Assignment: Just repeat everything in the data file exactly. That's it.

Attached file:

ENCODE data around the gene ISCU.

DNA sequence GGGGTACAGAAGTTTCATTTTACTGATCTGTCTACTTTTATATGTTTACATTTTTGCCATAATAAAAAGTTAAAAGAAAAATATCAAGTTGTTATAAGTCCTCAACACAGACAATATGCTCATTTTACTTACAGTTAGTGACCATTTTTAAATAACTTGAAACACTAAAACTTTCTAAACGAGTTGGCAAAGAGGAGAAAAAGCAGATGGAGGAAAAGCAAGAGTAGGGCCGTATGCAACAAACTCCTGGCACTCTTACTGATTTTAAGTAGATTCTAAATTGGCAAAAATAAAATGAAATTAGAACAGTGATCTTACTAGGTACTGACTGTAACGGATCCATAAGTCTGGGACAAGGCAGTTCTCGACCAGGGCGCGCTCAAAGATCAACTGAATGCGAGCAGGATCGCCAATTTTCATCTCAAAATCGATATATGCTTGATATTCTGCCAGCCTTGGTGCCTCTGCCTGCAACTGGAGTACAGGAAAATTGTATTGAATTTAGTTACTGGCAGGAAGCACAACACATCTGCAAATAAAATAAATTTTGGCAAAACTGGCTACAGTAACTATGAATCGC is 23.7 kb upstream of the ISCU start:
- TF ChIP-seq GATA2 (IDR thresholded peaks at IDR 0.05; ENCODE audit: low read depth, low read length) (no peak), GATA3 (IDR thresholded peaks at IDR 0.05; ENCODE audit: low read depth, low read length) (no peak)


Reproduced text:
ENCODE data around the gene ISCU.

DNA sequence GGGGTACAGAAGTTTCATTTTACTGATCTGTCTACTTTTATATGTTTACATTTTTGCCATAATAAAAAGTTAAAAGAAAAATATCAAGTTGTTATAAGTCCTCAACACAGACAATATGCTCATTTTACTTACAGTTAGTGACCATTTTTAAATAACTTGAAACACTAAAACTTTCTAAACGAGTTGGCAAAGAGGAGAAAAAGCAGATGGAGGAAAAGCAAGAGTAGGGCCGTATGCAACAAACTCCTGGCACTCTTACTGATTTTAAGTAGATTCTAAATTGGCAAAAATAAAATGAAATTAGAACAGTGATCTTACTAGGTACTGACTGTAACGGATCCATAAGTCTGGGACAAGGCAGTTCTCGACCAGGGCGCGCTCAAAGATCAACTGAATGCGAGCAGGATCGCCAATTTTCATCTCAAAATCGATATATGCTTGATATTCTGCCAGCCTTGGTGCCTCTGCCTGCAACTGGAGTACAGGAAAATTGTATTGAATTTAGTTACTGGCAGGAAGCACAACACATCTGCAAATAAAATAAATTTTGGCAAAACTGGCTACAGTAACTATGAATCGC is 23.7 kb upstream of the ISCU start:
- TF ChIP-seq GATA2 (IDR thresholded peaks at IDR 0.05; ENCODE audit: low read depth, low read length) (no peak), GATA3 (IDR thresholded peaks at IDR 0.05; ENCODE audit: low read depth, low read length) (no peak)